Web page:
In a few months it's entirely possible one will be able to read all sorts of catty water-cooler gossip about everyone with a few curious clicks on Unvarnished.com. You can find out if your date next Friday has a reputation for stealing office supplies or ruthlessly backstabbing team members. Or perhaps, they left a string of broken hearts after years of coworker birthday parties gone wrong. We fear for relationship safety, too. Maybe, according to Unvarnished, your wife is (shhh) secretly diddling her boss. Who knows. Office Dating Rules You May Not Know
Unvarnished.com, a user-generated work review site that's still in beta, is kind of like the sleazy little sister to LinkedIn.com. The site aims to help out employers with written reviews of a person's actual performance on the job—something a resume and HR person can't tell you. It's a labyrinth of he said/she said whispers where just about anything goes. We can imagine it won't take long for enemy coworkers and jilted lovers alike to turn "reviews" into "slander." Frightening.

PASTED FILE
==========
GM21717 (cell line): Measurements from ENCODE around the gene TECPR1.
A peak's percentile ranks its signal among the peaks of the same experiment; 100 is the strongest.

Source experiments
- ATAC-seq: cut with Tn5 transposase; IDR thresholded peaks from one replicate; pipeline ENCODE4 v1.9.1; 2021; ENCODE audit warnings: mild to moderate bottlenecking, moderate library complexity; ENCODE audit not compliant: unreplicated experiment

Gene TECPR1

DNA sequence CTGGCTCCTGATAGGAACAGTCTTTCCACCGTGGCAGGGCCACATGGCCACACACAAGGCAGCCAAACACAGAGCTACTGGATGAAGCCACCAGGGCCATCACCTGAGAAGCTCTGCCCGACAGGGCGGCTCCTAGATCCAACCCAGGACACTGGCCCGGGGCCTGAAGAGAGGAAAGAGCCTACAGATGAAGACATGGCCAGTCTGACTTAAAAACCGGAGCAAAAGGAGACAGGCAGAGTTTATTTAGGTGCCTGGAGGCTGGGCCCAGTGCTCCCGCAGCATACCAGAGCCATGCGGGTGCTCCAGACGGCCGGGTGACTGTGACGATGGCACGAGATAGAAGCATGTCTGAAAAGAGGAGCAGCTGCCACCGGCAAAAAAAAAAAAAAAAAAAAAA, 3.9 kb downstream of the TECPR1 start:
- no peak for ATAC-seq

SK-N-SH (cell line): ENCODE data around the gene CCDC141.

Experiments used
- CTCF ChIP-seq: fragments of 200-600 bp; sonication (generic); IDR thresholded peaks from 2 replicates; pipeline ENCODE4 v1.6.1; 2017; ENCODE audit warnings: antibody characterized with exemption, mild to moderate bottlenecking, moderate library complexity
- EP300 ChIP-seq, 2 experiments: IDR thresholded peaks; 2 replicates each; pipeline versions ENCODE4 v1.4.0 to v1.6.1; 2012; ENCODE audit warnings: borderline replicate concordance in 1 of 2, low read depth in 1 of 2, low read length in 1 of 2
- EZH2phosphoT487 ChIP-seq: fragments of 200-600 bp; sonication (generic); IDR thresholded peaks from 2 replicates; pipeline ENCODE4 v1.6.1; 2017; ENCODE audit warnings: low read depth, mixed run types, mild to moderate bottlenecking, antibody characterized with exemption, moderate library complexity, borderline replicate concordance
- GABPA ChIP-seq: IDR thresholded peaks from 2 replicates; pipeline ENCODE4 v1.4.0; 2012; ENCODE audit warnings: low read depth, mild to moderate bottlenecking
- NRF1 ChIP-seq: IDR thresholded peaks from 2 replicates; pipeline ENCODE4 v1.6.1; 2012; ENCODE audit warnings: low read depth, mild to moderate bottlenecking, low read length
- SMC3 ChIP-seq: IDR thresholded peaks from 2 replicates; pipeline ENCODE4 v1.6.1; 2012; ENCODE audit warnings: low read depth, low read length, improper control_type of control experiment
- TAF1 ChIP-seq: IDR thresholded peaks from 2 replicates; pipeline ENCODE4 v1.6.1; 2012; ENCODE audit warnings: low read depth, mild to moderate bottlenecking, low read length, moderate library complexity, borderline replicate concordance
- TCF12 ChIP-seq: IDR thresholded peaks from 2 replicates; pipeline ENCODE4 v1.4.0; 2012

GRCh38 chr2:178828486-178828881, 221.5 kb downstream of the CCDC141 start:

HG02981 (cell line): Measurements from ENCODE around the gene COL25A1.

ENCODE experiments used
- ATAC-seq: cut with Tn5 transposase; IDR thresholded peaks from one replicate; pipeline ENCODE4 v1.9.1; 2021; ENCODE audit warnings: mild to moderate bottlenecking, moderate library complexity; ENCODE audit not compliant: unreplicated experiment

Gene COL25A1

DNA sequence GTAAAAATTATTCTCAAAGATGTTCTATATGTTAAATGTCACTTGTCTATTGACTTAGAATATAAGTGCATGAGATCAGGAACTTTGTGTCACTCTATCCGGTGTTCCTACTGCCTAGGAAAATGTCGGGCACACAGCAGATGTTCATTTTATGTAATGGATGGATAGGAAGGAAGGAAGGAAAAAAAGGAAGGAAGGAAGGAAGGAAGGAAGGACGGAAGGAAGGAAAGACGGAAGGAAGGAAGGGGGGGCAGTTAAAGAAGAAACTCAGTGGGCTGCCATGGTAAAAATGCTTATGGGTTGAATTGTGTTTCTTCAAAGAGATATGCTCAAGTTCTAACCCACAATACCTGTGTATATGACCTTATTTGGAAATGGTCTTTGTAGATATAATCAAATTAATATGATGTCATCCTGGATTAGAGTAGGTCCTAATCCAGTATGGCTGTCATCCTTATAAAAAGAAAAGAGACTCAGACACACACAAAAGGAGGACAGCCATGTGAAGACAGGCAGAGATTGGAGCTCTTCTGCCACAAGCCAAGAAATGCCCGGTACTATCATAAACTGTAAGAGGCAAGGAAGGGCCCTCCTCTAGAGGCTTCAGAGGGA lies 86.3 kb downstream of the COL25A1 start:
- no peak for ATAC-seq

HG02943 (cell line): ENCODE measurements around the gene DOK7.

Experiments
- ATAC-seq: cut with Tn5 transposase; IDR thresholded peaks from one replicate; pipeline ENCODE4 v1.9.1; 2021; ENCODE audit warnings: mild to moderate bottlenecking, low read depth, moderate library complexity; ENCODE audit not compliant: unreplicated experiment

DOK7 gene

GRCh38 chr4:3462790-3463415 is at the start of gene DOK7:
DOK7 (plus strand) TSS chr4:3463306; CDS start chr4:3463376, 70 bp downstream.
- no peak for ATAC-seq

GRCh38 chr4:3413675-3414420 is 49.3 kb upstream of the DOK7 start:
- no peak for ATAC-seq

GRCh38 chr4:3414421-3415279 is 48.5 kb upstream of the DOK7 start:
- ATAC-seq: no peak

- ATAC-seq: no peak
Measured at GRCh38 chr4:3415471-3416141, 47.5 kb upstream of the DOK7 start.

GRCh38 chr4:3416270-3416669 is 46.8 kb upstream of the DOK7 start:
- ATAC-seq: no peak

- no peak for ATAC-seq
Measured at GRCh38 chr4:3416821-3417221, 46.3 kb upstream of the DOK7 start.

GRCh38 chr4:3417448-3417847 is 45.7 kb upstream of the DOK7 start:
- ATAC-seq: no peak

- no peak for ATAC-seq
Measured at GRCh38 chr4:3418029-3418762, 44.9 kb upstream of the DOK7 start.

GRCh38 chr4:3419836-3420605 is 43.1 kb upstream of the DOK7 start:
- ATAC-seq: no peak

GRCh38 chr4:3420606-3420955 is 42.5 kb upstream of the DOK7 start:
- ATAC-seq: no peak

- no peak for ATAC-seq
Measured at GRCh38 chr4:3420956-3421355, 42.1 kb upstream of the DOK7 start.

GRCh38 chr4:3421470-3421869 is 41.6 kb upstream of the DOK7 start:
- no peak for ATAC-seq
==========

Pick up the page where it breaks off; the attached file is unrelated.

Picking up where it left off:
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Sure, this has potential to work to a person's advantage (anybody can comment, just get all your friends write glowing reviews using words like "proactive" and "leadership") but more likely then not, this could be an obnoxious thorn in your career's side if office enemies say the wrong things. Unlike every other social networking site out there, once your Unvarnished profile is created it's impossible to delete. Which is ludicrious. Crazy. Absolutely insane. Deactivation is the saving grace of everything from Facebook to online dating—if you get tired of all the trolls, one click and poof, you're gone. Is Facebook Causing Us To Cheat?
So why would anybody willingly join this online tabloid for the workforce? Isn't office gossip painful enough the first time around without having to relive it all again? Syphilis From Facebook And 6 More Silly Sex Myths
Co-founder, Peter Kazanjy told TechCrunch.com that it isn't nearly as Wild West as it sounds. Moderators can delete comments that are outlandishly corrosive (accusing someone of homicide is used as an example) and you can comment on a negative review of yourself. OK. Fair enough—but who has time for internet fighting?
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While Kazanjy argues the site will help organize and refute the fact from fiction grapevine company gossip, frankly it just seems like an adult mudslinging center that will quickly lose all credibility.
What do you think? Would you date someone who's earned a negative review on Unvarnished? Will Unvarnished become the next social network to undo happy marriages, a la Facebook? How To Spot A Facebook Cheater